As he prepared to attend Sunday's national summit on voluntarism, President Clinton on Saturday unveiled a $2.75 billion program aimed at mobilizing a million Americans to pick up a book and teach a child to read.

In his weekly radio address, Clinton said he would send to Congress on Monday a five-year plan that would pay for 25,000 reading specialists and tutor coordinators to lead the massive volunteer effort."All of us can help," said Clinton, urging potential volunteers to call 1-800-USA-LEARN. "All you have to do is roll up your sleeves, sit with a child and open a book together. Remember, you'll be doing more than just reading. You'll be writing an exciting new chapter in America's progress."

Clinton announced the reading initiative last summer, but the details were not available until Saturday. The program, with a price tag of $460 million in the 1998 fiscal year, would attempt to provide reading help before and after school to 3 million children in 20,000 schools.

To show the depth of the need, the White House noted that 40 percent of fourth-graders scored below the basic level on the 1994 National Assessment of Educational Progress. Administration officials also cited studies showing that students who cannot read well by the end of the third grade are more likely to drop out of school or underachieve.

The president's plan to show children the joys of a good book is just one of many volunteer initiatives organizers expect to emerge from the national service summit that opens Sunday in Philadelphia. The brainchild of the late Michigan Gov. George W. Romney, the summit is designed to foster a new volunteer spirit reaching businesses, community leaders and every American.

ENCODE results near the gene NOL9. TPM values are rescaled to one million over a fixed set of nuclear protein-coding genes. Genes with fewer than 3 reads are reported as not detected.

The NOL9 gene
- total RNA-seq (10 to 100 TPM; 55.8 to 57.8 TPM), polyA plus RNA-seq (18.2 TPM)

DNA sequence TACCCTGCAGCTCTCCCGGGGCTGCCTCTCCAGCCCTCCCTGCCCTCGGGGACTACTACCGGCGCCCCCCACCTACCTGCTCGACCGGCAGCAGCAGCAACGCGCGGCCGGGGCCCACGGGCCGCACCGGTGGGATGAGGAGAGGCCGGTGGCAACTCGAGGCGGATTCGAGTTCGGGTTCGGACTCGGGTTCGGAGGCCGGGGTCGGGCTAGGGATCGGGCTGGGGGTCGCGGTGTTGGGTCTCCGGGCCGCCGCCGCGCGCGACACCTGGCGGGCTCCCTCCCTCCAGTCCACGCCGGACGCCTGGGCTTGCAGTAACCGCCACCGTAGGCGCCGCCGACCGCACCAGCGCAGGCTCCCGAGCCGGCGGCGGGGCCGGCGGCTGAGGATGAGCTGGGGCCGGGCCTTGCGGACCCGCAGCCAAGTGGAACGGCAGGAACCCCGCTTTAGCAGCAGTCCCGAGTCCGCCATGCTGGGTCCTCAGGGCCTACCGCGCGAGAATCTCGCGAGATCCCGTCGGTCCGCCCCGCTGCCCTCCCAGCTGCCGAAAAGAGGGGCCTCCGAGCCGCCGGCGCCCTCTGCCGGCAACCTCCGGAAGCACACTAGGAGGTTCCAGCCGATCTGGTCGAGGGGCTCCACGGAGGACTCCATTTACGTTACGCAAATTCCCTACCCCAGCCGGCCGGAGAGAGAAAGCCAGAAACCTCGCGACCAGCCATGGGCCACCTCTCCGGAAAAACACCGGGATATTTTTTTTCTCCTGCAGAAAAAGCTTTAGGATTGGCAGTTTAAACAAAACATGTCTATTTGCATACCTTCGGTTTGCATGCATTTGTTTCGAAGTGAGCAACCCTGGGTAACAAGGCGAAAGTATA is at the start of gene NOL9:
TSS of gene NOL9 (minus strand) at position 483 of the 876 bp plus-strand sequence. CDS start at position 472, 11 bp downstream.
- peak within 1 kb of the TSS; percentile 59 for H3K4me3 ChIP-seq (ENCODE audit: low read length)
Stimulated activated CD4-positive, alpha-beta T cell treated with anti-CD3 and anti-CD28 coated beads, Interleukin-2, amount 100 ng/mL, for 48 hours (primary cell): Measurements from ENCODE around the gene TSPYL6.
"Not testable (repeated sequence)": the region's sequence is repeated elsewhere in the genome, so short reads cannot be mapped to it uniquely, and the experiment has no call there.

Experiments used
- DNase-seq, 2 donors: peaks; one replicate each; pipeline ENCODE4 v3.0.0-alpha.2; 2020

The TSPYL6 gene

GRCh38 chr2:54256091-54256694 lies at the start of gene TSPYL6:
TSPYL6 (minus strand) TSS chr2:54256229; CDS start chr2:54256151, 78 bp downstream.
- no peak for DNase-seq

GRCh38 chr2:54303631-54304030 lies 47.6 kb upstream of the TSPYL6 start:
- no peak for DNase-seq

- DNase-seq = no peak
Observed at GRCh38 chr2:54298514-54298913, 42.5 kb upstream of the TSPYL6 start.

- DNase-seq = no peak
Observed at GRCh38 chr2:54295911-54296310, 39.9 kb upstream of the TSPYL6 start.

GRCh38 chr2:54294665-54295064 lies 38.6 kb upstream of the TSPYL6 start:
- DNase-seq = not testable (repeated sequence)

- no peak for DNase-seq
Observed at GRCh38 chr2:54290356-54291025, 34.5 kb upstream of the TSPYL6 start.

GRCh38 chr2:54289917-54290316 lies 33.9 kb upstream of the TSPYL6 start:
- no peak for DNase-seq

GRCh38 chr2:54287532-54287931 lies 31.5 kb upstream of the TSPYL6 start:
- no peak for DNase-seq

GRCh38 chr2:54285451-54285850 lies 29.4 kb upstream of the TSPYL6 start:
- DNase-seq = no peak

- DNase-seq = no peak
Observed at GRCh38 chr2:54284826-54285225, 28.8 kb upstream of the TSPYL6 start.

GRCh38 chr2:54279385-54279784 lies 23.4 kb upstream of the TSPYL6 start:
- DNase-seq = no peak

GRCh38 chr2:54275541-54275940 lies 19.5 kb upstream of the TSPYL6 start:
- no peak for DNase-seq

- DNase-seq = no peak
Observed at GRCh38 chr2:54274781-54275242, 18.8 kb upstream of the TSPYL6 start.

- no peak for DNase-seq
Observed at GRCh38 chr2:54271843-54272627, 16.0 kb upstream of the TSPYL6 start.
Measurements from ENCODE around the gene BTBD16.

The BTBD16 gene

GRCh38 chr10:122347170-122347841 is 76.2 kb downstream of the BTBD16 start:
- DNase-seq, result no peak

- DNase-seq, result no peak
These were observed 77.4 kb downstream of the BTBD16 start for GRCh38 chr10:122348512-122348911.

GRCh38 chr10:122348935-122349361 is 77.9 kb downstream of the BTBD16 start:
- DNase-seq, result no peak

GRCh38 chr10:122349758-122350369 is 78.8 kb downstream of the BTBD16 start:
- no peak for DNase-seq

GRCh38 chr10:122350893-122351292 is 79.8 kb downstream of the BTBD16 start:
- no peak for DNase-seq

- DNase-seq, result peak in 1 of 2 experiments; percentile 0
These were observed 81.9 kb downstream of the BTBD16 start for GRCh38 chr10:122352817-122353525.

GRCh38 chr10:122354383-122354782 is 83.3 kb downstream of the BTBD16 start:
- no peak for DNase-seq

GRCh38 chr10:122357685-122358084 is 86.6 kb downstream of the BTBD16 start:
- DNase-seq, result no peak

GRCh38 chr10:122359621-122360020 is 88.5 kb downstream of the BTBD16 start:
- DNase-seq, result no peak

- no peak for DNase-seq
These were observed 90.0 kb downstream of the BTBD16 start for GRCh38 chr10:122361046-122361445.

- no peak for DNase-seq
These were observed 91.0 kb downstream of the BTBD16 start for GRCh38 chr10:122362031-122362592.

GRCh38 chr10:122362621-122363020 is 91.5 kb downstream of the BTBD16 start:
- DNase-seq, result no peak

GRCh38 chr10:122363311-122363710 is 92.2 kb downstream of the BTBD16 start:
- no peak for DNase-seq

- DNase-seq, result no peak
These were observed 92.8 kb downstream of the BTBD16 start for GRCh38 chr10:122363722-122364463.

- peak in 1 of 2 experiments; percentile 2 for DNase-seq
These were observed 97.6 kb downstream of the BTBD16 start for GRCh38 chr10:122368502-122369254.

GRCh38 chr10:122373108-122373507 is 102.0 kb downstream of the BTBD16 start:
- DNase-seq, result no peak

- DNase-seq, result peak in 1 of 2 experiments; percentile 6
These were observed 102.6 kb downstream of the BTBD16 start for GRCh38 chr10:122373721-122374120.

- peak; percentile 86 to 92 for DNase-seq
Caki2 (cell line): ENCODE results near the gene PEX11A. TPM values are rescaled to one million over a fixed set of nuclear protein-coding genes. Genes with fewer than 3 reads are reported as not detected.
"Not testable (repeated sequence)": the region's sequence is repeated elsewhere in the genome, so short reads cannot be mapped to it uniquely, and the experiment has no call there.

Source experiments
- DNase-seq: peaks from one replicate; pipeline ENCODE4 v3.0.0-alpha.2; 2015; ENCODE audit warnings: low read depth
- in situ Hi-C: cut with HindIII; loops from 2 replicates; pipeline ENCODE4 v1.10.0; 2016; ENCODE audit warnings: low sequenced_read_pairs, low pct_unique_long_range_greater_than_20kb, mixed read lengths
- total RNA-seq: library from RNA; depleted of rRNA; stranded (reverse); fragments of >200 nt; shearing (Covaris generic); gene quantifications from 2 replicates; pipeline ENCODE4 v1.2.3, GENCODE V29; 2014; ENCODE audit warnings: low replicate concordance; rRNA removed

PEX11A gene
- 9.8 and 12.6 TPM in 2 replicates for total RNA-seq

"Citizen service is neighbor helping neighbor," Clinton said in his radio address. "It's part-time volunteers and full-time community service workers. It's communities coming together to solve common problems. And it is an essential part of what it means to be an American."

The summit is expected to draw volunteer advocates from across the United States. To create a bipartisan spirit, Clinton will join former Presidents Bush, Carter and Ford at the kickoff. They will be joined by former first lady Nancy Reagan and retired Gen. Colin L. Powell, the general chairman of the event. The Presidents' Summit for America's Future is being held in Philadelphia to keep it away from the partisanship in the nation's capital.

"We're on the verge of a new century filled with promise and challenge, but to make the most of it, we must ensure that all our people and especially all our children, have the opportunity to reach their highest potential," Clinton said. "And we must understand that we can do that only if we all join hands, reaching across the lines that divide us to build one America together."